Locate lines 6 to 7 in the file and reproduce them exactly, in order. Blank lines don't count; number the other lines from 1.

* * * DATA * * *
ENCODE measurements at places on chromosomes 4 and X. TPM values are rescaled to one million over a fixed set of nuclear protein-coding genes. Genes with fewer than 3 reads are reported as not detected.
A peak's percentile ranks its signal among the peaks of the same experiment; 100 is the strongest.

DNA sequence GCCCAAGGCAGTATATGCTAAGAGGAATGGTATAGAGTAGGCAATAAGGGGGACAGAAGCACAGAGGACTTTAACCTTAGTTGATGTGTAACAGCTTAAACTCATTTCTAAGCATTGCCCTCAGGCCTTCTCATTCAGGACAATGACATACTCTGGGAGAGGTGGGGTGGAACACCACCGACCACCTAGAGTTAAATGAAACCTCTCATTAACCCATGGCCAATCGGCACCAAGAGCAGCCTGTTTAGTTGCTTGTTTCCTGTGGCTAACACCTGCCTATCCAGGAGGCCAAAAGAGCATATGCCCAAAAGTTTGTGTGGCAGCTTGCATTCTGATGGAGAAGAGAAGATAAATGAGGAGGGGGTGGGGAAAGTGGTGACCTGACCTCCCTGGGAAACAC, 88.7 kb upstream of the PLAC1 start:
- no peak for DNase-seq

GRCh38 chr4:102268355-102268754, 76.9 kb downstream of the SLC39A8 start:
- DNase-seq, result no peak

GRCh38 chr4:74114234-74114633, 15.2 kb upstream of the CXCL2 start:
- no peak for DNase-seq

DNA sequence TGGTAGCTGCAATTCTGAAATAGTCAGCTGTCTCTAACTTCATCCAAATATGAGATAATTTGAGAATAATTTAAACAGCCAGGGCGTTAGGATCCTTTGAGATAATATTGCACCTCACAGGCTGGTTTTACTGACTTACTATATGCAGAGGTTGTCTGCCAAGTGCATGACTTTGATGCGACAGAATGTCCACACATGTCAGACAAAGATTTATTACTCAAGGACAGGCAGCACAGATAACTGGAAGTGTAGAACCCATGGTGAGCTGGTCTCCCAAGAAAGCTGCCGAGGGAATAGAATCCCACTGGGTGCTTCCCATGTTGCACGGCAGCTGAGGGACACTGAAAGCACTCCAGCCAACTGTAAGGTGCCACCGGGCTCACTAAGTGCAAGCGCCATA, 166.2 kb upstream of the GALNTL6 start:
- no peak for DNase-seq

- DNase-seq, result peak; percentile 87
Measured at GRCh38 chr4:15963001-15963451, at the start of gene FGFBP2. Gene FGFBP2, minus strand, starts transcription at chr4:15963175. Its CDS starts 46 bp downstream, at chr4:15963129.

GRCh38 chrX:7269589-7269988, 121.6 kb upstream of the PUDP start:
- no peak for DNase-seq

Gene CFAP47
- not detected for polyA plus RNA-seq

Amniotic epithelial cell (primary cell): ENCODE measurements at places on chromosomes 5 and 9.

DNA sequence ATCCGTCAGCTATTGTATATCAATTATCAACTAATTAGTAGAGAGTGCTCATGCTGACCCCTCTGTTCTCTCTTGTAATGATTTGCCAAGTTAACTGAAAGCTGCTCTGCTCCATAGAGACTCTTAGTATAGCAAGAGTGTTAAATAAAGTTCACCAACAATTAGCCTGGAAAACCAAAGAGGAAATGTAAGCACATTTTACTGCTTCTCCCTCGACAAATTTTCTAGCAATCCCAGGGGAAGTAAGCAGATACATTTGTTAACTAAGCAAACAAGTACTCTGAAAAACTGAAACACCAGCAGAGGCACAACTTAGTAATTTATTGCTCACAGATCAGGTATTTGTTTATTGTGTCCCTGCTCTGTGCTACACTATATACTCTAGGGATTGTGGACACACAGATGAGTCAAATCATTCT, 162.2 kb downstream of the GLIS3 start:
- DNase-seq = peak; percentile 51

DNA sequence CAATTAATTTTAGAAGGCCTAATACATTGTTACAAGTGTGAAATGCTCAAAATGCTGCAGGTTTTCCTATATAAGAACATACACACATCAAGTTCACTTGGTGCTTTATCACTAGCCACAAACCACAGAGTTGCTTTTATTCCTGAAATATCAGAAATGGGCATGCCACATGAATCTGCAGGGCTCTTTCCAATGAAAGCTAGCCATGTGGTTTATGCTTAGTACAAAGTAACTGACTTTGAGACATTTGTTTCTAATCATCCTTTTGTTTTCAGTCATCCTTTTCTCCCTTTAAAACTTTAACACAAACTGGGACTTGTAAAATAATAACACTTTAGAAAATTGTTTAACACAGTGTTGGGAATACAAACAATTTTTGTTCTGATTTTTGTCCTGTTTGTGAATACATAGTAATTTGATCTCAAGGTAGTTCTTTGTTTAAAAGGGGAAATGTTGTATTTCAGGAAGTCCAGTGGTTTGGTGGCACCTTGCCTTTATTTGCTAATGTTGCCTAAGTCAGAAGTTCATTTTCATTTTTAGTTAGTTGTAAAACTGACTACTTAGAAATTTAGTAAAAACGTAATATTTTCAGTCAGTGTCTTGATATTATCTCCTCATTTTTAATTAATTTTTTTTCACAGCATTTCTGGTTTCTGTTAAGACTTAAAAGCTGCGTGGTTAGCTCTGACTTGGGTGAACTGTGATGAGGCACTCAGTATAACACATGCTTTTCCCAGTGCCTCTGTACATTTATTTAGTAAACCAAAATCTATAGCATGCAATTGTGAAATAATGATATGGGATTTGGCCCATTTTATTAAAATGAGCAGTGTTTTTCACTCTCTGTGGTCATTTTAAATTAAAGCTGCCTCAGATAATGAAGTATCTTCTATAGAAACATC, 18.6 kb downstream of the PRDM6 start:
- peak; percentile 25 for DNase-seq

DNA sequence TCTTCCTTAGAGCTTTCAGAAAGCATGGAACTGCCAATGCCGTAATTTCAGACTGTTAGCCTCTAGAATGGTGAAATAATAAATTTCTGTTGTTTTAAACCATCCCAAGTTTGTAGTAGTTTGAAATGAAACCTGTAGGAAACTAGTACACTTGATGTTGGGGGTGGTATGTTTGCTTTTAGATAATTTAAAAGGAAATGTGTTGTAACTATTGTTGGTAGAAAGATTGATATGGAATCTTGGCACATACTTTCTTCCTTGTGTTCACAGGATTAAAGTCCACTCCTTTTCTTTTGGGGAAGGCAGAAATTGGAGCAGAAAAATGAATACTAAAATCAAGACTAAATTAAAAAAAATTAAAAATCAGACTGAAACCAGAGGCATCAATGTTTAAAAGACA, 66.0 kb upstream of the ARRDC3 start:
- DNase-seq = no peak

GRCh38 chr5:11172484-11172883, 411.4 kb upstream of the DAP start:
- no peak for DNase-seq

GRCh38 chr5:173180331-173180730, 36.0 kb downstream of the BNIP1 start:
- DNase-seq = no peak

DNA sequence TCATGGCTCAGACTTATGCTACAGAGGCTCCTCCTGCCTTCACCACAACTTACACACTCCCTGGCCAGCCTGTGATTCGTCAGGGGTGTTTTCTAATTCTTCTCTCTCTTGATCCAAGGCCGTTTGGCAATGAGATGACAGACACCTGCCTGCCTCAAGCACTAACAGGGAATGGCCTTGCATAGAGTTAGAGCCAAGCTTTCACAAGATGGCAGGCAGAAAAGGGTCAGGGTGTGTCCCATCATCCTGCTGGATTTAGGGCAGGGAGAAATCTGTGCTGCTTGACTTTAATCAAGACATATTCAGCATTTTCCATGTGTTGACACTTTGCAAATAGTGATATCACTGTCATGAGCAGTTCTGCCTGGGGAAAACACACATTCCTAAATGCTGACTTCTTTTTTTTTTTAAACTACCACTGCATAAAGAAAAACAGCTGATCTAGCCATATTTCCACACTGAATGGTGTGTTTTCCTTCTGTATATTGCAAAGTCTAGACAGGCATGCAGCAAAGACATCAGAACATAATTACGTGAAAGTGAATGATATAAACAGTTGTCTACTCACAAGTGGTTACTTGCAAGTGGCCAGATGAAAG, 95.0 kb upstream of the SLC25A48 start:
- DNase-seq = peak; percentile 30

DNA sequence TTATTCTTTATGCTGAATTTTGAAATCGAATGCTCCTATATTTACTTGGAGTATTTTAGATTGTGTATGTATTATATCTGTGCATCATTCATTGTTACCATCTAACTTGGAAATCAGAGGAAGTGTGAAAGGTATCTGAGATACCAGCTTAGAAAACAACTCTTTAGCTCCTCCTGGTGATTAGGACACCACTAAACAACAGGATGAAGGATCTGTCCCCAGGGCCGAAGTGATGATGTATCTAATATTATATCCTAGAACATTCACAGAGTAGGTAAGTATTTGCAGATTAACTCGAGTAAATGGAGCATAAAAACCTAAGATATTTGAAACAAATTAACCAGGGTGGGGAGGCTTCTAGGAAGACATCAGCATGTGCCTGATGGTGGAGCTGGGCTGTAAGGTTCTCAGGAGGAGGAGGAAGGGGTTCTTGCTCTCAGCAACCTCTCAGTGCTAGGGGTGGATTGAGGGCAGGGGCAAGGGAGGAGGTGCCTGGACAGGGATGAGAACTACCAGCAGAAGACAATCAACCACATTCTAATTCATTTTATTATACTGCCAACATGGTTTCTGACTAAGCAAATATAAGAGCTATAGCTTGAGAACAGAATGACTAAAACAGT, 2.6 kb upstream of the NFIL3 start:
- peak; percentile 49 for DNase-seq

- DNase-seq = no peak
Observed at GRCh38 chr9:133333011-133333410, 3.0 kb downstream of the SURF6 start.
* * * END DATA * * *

- DNase-seq, result no peak

GRCh38 chr4:74114234-74114633, 15.2 kb upstream of the CXCL2 start: